Not Mutually Exclusive. Thus, dashboards and scorecards are not mutually exclusive. In fact, the best dashboards and scorecards merge elements from one another. If dashboards don't measure performance against key business objectives, then why is the organization engaged in that business activity at all? If scorecards don't empower users with actionable information to change performance outcomes, then what's the point of keeping score?

Dashboard Containers

As a result, I like to view dashboards as the container for performance information and scorecards as the content of that container. To use another metaphor, a dashboard might be an envelope and the scorecard a letter within it. (See Illustration 1.) Here, the dashboard is the visual display of performance indicators arranged on one or more screens and the scorecard is the information delivered through those indicators.

Illustration 1. A dashboard is a visual container for performance information or the "scorecard."

Basic Dashboard Design

Well-designed dashboards consist of a "cover page" that presents scorecard information in a form that is most easily consumable by the target audience and multiple "inside" pages that provide more detailed data and additional dimensions that might be relevant for further analysis of performance conditions.

Cover Page Design. The "cover page" is designed for quick and easy monitoring. Only the most important measures are displayed on the cover page--usually three to seven--and in a graphical manner that is easy to absorb. A user's security privileges based on their role and level in the organization dictates what views and data the dashboard presents them. Cover pages use common graphical indicators such as stoplights, gauges, and dials to communicate performance information quickly, although operational specialists often prefer to see data and text at an initial glance instead of graphical indicators. Dashboard cover pages also clearly highlights "out of bounds" conditions as alerts, using color, shapes, sounds, or flashing elements.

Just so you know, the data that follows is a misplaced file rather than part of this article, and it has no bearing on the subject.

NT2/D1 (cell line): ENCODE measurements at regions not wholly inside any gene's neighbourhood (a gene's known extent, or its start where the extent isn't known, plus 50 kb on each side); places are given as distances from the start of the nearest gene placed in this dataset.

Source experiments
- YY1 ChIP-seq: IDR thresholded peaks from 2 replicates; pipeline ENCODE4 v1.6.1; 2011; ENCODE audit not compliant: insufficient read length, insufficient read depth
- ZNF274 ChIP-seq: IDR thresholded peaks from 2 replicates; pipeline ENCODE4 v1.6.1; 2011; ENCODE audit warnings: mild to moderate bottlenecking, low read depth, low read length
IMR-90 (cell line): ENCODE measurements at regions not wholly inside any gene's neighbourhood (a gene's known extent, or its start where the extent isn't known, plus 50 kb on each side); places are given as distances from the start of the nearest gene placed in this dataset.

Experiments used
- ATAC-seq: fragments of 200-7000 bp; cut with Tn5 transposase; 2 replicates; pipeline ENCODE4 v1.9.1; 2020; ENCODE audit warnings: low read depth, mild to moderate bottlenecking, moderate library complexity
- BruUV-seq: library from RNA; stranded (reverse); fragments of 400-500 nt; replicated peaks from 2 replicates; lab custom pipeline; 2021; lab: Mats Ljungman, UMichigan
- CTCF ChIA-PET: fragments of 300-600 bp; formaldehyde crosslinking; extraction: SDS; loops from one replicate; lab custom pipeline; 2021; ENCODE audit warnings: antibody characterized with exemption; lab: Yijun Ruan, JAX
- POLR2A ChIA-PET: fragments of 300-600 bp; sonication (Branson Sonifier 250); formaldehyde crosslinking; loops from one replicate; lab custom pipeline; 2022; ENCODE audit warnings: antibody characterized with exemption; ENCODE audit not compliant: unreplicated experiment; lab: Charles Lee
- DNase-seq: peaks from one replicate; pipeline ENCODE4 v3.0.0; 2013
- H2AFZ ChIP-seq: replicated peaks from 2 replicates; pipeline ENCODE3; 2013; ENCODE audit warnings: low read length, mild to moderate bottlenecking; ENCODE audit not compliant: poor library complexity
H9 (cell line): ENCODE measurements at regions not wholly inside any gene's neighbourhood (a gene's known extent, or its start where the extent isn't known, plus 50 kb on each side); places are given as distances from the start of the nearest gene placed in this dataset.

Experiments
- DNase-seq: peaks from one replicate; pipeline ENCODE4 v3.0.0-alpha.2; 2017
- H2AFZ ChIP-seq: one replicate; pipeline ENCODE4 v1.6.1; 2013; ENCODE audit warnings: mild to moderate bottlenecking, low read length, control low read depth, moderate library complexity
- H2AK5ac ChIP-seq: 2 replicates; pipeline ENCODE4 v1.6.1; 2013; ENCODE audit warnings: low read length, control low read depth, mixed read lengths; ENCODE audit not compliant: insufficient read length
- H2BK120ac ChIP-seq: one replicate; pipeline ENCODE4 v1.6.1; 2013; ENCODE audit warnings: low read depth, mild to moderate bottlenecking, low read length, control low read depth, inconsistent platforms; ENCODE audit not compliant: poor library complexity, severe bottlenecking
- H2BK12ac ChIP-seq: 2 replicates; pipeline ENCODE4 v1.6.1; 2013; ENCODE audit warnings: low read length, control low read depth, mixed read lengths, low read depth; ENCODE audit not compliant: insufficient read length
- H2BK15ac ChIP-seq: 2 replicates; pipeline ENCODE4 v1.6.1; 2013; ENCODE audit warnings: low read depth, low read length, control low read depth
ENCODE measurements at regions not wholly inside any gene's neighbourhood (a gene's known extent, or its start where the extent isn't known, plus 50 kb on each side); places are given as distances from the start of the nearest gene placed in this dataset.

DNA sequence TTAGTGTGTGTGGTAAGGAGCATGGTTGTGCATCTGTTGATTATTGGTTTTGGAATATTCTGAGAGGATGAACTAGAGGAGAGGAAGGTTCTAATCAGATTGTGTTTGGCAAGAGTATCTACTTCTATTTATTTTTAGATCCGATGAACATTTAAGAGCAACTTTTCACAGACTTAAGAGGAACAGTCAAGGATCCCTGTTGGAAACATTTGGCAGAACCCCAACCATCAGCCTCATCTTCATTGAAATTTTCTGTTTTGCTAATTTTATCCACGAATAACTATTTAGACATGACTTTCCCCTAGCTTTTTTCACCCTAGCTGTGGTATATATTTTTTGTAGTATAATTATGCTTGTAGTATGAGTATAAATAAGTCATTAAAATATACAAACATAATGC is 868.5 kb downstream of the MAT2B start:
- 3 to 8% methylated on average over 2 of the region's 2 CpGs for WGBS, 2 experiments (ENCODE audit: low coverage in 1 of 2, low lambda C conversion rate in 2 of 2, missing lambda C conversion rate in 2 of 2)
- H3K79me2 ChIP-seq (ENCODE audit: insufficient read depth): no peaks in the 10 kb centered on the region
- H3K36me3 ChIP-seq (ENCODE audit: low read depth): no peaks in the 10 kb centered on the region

Inside Page Design. In contrast, the "inside pages" of a dashboard are designed for analysis and exploration. These usually consist of tables and charts as well as visual controls (e.g., drop-down lists or buttons) that let users shift the view of data to more details or other subjects. For example, instead of looking at "sales by region," a user could drill to more detail and view "sales by city" or shift dimensions and view "sales by product." In addition, some dashboards embed predefined analytical paths--often called guided analysis--that lead less experienced users from one view or report to another to examine or resolve a performance issue. Some dashboards also embed workflow and collaboration capabilities so critical information can be shared quickly and easily with others whose knowledge or responsibilities can help solve a problem.


A well designed dashboard communicates performance in context quickly and easily. It gives users just the information they need in a quick glance and even alerts them to conditions that need immediate attention. Whether you call it a dashboard or scorecard doesn't really matter. The key is whether you can leverage these new tools to inform users with actionable information so they can more effectively execute the organization's key strategic objectives, plans, and business processes.

Wayne Eckerson is director of research at The Data Warehousing Institute and is currently working on a book on dashboards for John Wiley & Sons.

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Wayne Eckerson - Wayne has been a thought leader in the business intelligence field since the early 1990s. He has conducted numerous research studies and is a noted speaker, blogger, and consultant. He is the author of two widely read books: Performance Dashboards: Measuring, Monitoring, and Managing Your Business (2005, 2010) and The Secrets of Analytical Leaders: Insights from Information Insiders (2012).

Wayne is founder and principal consultant at Eckerson Group, a research and consulting company focused on business intelligence, analytics and big data.